Academic journal article International Journal of Education and Management Studies

Emotional Intelligence and Well-Being of Indian Revenue Service Officers

Academic journal article International Journal of Education and Management Studies

Emotional Intelligence and Well-Being of Indian Revenue Service Officers

Article excerpt

The relevance of emotional intelligence (EI) to various aspects of human endeavor has become a subject of investigation in the past few decades. EI has been identified as one of the important behavioral constructs considered to be major contributor to performance (Goleman, 1995; Goleman, 1998; Hay Group, 2003). According to a claim, EI accounts for 85 to 90 percent of outstanding performance in the top management, resulting in 20 percent more earning for companies (Goleman, 1998; Kemper, 1999).

El has also evoked a keen interest among practitioners because of its wide applicability to a host of work place issues including job satisfaction, absenteeism, organizational effectiveness, organizatio nal commitment, organizational citizenship (Gates, 1995; Megerian & Sosik, 1996; Cooper &Sawaf, 1997; Wright &Staw, 1999).

The notion of EI gained importance as researchers and theorists directed their attention to it in search of variables with clear predictive power in workplace implications (Petrides & Fumham, 2006). Scholars agree that persons with high EI are happier, healthier, and more productive at work (Tischler et al., 2002); hence, the significance of EI in general as well as in work life. The interest of the research community in this search for efficiency is reflected in the attention it has given to emotional intelligence and well-being in recent years.

From Plato to Goleman and Boyatzis several biologists, psychologists and neuroscientists have worked, and are still working, to study the concept of Emotional Intelligence and its relationship with success and performance. Some have related the great performance of an individual to an individual's ability or to his brain. It is interesting to note that curiosity and passion to know more about emotions began some 2000 years ago when Plato wrote, "All learning's have an emotional base." Since then, scientists, educators and philosophers have been working to determine the importance of emotions.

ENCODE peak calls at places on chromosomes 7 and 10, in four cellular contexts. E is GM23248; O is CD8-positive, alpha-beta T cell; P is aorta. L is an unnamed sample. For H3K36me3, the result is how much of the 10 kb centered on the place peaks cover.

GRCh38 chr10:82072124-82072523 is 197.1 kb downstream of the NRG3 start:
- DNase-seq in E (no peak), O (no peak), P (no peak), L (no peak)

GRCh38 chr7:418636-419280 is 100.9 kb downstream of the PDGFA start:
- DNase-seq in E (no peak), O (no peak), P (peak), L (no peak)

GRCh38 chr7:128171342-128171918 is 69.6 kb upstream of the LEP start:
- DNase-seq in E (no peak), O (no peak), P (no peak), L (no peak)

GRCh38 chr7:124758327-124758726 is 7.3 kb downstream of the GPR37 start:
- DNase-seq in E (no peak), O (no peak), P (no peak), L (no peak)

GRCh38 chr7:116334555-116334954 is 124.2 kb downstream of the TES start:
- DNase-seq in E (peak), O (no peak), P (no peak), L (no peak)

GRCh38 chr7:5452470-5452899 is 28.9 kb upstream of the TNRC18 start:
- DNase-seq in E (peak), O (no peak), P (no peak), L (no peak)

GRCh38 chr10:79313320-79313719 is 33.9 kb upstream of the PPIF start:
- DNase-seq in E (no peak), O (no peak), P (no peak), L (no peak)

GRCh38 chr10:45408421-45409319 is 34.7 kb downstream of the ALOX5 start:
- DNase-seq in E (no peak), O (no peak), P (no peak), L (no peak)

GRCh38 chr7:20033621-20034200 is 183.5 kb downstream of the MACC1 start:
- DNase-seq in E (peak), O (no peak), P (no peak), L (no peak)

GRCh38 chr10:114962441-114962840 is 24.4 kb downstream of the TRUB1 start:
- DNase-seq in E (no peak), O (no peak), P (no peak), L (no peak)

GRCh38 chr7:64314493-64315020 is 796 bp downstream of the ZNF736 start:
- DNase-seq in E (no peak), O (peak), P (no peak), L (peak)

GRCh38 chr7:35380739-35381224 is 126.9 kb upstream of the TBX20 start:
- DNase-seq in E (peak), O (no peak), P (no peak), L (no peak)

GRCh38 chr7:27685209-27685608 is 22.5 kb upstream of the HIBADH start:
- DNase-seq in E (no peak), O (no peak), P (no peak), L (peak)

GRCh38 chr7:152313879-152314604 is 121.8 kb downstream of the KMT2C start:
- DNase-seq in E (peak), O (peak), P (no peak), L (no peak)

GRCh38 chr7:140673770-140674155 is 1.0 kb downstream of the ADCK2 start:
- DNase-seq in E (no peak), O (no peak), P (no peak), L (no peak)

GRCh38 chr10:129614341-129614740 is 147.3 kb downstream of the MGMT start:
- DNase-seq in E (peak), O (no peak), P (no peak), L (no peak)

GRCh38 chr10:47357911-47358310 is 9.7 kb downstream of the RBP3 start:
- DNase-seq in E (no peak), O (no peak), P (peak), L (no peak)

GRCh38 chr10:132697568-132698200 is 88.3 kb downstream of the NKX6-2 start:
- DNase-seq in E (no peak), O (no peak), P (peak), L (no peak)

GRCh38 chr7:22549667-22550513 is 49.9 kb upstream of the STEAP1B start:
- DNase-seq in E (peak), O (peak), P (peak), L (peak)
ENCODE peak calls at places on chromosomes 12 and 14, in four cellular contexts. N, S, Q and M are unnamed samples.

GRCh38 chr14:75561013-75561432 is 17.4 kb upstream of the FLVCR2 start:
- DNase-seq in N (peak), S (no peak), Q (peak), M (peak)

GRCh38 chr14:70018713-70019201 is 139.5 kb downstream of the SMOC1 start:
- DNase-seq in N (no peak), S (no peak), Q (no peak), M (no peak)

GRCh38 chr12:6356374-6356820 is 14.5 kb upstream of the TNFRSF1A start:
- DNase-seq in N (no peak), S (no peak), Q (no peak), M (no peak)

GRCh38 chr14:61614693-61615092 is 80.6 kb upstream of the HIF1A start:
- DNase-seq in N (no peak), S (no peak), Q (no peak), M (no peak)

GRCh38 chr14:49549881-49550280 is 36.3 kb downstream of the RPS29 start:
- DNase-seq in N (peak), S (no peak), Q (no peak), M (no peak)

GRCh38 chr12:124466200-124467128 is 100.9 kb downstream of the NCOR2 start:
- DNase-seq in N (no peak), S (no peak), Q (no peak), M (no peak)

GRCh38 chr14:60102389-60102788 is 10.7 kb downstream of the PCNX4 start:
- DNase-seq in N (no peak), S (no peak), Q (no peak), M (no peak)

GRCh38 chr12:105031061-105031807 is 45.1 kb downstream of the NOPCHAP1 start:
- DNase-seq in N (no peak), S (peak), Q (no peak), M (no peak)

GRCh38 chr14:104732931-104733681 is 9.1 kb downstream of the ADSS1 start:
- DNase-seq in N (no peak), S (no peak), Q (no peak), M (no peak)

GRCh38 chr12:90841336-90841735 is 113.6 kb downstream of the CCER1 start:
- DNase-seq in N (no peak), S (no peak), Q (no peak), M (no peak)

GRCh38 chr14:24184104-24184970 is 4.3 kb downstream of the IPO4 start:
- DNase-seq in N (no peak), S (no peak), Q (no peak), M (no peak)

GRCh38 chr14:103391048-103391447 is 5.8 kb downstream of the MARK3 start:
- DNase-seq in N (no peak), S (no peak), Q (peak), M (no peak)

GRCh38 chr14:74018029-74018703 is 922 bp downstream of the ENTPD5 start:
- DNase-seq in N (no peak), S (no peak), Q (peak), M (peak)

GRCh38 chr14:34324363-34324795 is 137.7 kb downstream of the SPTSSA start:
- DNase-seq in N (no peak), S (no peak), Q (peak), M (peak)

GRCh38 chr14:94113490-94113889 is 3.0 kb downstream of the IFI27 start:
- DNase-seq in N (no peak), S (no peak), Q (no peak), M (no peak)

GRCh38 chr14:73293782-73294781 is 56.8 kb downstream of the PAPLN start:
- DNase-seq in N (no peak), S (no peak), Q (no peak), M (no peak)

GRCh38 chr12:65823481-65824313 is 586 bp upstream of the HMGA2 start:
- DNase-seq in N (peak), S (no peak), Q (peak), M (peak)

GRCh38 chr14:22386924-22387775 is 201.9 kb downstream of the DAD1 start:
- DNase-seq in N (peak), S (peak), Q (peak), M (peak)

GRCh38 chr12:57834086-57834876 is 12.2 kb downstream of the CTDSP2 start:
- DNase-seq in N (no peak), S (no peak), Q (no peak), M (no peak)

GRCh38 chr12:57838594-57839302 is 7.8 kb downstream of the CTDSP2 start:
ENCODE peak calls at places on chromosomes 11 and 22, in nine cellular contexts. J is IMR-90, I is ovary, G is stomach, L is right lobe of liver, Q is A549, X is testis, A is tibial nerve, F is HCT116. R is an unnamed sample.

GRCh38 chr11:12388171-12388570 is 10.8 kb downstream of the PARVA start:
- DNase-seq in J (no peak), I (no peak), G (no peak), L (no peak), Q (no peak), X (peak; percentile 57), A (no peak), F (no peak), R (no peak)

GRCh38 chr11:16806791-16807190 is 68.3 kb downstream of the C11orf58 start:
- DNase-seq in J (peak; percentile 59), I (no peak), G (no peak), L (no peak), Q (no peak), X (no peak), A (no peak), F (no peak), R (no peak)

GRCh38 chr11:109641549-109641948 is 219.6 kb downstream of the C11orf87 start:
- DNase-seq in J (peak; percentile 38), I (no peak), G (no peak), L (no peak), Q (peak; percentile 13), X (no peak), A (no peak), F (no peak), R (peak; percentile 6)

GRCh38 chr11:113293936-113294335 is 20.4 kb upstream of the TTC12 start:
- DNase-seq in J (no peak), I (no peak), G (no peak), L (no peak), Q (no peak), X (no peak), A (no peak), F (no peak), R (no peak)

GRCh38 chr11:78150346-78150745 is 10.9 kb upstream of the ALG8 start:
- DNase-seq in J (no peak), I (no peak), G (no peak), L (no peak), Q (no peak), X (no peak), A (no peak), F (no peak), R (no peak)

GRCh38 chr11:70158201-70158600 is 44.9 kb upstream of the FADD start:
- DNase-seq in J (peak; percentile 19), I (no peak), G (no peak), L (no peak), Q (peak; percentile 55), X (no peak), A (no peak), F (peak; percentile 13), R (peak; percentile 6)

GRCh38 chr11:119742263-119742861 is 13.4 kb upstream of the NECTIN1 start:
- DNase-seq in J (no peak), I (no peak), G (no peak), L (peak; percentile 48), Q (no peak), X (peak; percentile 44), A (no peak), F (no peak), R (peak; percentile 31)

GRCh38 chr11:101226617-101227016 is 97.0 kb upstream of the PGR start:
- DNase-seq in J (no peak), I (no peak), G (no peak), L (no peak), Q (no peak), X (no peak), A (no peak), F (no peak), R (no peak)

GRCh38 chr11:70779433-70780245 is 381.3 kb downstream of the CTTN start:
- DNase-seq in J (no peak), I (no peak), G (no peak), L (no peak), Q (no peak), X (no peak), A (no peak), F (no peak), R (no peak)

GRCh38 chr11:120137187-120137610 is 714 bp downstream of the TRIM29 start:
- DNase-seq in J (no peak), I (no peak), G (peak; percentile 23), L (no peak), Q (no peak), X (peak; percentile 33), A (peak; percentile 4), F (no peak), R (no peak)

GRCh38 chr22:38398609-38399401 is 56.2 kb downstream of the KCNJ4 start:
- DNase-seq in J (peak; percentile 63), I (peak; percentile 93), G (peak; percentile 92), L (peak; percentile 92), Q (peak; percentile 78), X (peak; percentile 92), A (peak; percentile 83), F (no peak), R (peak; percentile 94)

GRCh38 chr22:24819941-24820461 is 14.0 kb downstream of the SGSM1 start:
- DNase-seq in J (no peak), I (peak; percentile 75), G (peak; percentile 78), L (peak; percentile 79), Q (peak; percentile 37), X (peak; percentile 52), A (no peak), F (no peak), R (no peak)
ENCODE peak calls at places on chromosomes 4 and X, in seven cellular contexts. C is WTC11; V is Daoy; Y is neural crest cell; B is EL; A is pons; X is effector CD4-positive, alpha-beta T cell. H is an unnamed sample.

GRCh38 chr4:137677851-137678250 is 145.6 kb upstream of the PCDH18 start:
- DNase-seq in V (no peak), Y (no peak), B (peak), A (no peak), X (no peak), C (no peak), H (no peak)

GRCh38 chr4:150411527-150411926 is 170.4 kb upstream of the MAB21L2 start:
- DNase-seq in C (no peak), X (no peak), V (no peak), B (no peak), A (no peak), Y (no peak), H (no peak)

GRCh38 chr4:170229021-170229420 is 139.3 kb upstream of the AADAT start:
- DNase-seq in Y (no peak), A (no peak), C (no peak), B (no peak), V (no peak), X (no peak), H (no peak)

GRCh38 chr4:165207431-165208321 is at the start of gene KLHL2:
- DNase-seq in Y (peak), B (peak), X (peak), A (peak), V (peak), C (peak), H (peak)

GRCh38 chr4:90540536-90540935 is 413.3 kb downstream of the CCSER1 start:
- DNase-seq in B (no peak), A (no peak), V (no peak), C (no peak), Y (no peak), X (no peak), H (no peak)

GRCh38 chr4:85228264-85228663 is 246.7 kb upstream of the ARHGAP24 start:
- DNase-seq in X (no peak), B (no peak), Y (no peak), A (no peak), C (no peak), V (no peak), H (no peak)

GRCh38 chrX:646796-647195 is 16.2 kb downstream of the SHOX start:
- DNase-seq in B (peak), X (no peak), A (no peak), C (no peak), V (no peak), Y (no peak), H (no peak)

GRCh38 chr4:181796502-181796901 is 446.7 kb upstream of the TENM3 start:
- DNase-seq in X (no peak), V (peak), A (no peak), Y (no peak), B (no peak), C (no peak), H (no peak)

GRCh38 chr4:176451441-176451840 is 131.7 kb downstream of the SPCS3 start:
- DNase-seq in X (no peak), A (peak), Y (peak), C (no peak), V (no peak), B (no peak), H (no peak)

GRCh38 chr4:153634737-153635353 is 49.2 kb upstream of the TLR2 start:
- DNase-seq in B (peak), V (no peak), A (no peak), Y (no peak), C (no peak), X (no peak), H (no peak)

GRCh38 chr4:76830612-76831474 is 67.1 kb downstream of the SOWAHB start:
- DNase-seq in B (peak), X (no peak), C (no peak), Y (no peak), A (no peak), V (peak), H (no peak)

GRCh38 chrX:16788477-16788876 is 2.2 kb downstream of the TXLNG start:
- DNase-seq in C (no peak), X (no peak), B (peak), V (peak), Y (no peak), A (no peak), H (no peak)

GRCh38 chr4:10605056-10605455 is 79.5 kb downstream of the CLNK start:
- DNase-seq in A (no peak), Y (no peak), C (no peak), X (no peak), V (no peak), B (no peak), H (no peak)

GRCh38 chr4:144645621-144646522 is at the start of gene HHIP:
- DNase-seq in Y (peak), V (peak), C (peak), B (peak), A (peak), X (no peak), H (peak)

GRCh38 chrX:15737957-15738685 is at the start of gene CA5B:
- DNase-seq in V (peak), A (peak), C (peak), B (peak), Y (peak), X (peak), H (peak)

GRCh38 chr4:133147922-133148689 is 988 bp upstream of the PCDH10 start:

Current conceptualization of Emotional Intelligence is very similar to what Thorndike (1920) referred to as social intelligence"the ability to understand and manage men, women, boys and girlsto act wisely in human relations". Goleman (1998) conceptualized Emotional intelligence as the capacity for recognizing our own feelings and those of others, for motivating ourselves and for managing emotions well in ourselves and in our relationships.

Several models and theories of El have been advanced but three leading pioneers - Salovey and Mayer (1990), Goleman (1998) and Bar-On (2006) have generated the most interest in terms of quality of research and its application. The first model by Mayer and Salovey (1997) perceives E.I. as a form of pure intelligence, that is, emotional intelligence is a cognitive ability. A second model introduced by Daniel Goleman (1998), perceives E.I. as a mixed intelligence involving cognitive ability and personality aspects. A third model by Reuven Bar-On (2006) also regards E.I. as a mixed intelligence, consisting of cognitive ability and personality aspects. However, unlike the model proposed by Reuven Bar-On, Goleman's model focuses on how cognitive and personality factors determine workplace success. Bar-On's model being replaced by the trait emotional intelligence (trait El) model due to the doubts expressed about this model in research literature and in scientific settings.

Each theory represents a unique set of constructs that represents the theoretical orientation and context in which each of these authors have decided to frame their theory. While they share a common desire to understand and measure the abilities and traits related to recognizing and regulating emotions in ourselves and others, they tend to be complementary rather than contradictory (Goleman, 1998).

Theory suggests that highly emotionally intelligent people arc more likely to experience psychological well-being at a higher level than people who are low in emotional intelligence (Carmeli, Yitzhak-Halevy, & Weisberg, 2009). …

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